I didn’t save any of our operating expense data when I left, but I can tell you that after some initial “growing pains” when we first got the aircraft, we had almost no expenses outside of normal wear and tear (lights, tires, etc.) with one exception – the starter-generators. The brushes wear quickly and have to be replaced religiously, and the units themselves go out for maintenance fairly often – we actually bought a third so that we could swap them instead of grounding the airplane while they were being rewound. Someone already posted the Conklin & De Decker link – if you’re going to look at one of these planes you also need to find out when all the major overhaul items are coming up – again the airframe is relatively cheap but you can get eaten alive by a hot-section teardown.
 

LR25

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For 1 Mil. you can get a descent 20 series, I don't think you can say the same for 30 series.

I think it takes around 2 1/2 for a nice 30 series.

I used to operate a 20 series from the southeat somtimes to NY and Boston. If the weather was down and everybody was getting vectored for approaches, you could do maybe 15 minutes in a hold and then you better be heading to the final approach fix, if not , it could get very interesting. Needless to say you had to do some pretty good planning on those kinds of days.

On the other hand we did alot of 20 min trips, you flight plane to get up to the mid 20's, but ATC would only get you up to 15K at the most before you had to start coming down, the dollar bills were just flying strait out of the CJ-610's.

A 20 series is great as far as speed below 25K, but its not a speed demon up at altitude compared to the heavies. Your up at FL430 doing .80 and ATC asks you to give them a 15 degree turn so an MD-11 can get by doing .87, or a 747 or any varois aircraft you come across leaving you in the dust, face it, .82 aint the fastest thing around.

As far as fuel burn, it burns the same amount of gas sitting on the taxi-way as it does sitting at FL430, 1600 lbs/hr.

Long range cruise, 1450 lbs/hr doing .76-.78 at FL430.

For flight planning purposes, fuel burn is:

2200 lbs/hr for the first hour 1st hour.
1600 lbs/hr for the 2and.
1200 lbs/hr for the 3rd.

Some people flight plan for less, but you never know when something unexpected may happen.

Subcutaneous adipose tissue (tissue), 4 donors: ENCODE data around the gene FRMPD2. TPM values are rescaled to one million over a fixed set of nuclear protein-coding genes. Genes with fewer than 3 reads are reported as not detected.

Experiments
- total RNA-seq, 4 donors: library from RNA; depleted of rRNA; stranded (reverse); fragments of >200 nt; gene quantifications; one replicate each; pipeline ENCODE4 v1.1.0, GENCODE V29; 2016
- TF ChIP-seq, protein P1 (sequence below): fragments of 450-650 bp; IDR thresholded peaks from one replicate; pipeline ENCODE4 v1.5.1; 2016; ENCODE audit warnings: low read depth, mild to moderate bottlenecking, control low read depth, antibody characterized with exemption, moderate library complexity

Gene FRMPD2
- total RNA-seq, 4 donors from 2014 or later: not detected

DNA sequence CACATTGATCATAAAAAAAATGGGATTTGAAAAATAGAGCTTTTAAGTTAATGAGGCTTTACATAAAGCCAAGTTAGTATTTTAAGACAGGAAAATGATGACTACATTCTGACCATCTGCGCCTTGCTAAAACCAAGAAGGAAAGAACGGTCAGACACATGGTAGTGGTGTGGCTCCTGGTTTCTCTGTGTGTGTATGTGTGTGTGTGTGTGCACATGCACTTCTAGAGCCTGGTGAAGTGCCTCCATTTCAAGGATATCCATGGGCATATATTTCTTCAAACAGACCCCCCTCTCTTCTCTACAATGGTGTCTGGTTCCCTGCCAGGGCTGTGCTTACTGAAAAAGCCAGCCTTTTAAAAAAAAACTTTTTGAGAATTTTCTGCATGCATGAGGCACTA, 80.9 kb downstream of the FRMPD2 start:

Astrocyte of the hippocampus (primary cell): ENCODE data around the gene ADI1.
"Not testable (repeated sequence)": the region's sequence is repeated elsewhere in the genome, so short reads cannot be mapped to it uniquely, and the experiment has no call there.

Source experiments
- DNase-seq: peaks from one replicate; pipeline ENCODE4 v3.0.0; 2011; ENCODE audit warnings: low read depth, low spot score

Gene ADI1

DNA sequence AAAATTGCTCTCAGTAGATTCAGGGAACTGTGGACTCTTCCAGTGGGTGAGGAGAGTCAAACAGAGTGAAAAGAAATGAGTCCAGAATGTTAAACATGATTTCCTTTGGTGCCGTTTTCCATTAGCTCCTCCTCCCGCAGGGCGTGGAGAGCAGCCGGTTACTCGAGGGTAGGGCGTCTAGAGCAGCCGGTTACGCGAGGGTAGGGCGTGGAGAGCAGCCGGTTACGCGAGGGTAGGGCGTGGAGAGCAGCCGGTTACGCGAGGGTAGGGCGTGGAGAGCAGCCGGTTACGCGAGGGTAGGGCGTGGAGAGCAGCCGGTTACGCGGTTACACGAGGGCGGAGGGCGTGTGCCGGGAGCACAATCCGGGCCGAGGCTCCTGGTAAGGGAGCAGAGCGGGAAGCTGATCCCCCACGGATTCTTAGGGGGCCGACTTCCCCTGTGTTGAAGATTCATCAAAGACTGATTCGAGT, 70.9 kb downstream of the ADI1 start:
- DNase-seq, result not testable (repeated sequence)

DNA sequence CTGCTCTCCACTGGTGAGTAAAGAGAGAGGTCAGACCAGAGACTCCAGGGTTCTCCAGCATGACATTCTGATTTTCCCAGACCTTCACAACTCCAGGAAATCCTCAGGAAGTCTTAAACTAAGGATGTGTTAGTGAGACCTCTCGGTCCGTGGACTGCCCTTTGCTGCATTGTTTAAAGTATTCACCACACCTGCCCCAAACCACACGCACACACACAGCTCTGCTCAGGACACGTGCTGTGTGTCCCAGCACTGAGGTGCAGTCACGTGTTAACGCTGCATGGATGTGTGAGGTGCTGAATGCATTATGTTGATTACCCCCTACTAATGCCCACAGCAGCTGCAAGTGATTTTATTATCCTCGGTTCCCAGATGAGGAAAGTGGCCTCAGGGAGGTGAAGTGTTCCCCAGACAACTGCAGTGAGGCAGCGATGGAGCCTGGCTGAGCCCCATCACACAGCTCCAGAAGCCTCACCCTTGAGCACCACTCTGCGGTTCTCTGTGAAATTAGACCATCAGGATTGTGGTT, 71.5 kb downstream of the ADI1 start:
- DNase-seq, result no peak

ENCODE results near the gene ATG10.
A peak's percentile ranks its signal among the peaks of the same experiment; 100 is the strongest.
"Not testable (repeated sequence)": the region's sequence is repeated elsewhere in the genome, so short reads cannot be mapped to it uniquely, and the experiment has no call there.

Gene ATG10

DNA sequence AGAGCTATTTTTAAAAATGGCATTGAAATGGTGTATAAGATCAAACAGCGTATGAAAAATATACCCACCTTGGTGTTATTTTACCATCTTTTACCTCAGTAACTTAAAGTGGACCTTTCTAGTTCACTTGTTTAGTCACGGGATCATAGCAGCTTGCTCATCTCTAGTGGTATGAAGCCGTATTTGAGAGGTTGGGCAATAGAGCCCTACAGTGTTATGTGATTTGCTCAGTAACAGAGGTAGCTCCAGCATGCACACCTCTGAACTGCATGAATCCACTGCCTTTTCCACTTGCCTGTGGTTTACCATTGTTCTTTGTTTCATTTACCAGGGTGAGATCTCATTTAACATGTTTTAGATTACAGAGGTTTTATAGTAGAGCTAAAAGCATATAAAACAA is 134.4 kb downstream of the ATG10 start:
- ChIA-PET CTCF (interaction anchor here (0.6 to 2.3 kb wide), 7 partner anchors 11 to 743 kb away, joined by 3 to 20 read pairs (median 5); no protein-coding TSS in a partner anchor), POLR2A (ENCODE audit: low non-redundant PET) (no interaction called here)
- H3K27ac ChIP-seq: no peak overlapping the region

It's actually a good 2 1/2 hr airplane, if you plan good you can get 3 hrs out of it with the runway in sight with the gear out cleared to land. I have heard better than that, but that seems to be the average I have seen, some other people may have seen it better or worse, it just depends on the airplane.

Like previous posters have said, its not that bad of an airplane to handle, but let things start mounting up on you, and you can get buried quick.

I don't think there are many airplanes you can compare to a 20 series Lear other than military aircraft, they are a blast, built for speed, not for comfort, ecpecially for the pilots, and if you are 6 feet or better like me, after a 2 hr flight, your ready to get out.
 

TurboS7

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Keep in mind that a fuel stop in a Lear is nothing more than a glorified potty stop on the interstate. You start your decent from 430 eight-six miles out(2 to 1) zip right in and land(Salina is a perfect fueling airport) Start transferring fuel to the trunk on taxi in, and also get your clearance outbound. Get the GPU plugged in for fuel transfer and start fueling both tanks at the same time. A quick run to the potty,coffie, new ice, pay for the fuel. Start up and taxi out, 12 minutes later you are level at 390 and on your way to the west coast. Total time on the ground 15 minutes.
 

LR25

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Salina

I guess all of us 20 series drivers know of Salina.

Your right, it is a good fuel stop.
 

avbug

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Salina, Lincoln, Pueblo, and Littlerock.

Of course, for real economy, there's nothing like filling up and then departing without paying...
 

Jetpup

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True, but...

You may spend only fifteen minutes on the ramp getting fueled but you really lose closer to an hour each time you come down for fuel.

You're actually losing time the entire time from when you start down until you get back to altitude. Since the Lear cruises very close to redline, you don't gain much of anything in the descent - but you start to lose time as TAS decreases with altitude. Pick up a short vector or two, slow below 10,000 ft., maneuver and slow in the pattern, roll out, taxi in, and shutdown, and then do the opposite on the way out - it all adds up. Plus, half the time no matter what you tell the passengers once they find those Flower girls you end up having to herd them back to the plane. And even once you start back up, you're still falling behind - you may rocket up in 12 minutes, but until you get level and the speed builds back up, you're losing ground to the non-stop plane - by 150 kts or so. Even in the relatively quiet airports like Salina, Hutchinson, and Pueblo, you'll actually end up close to an hour behind - so every extra stop adds up.

For what it's worth, we figured out the lost time not by "swagging," but by using the GPS/FMS. Just before starting down, we punched up the first major VOR on the route beyond the fuel stop and wrote down the ETA as if we had stayed at altitude; after departure we compared that with our actual time over the VOR. Try it - the difference will surprise you - we never thought it was that much.
 

LR25

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Gas and go!

Hey Avbug, I think we have all done that move before.

Right when your setting cruise power, one will ask, hey do you have the fuel reciept,,,,,woops.

LR25
 

TurboS7

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The most effective way is to fly it until both engines flameout then glide down to a deadstick landing, especially if you make your destination vs. having to stop.
 

avbug

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How do you tell when you're fuel critical in a 20 series Lear? Easy. Full trunk, wings, and tips, and both engines running on the ground. Fuel critical.

On the brighter side, it glides a long way, for a jet.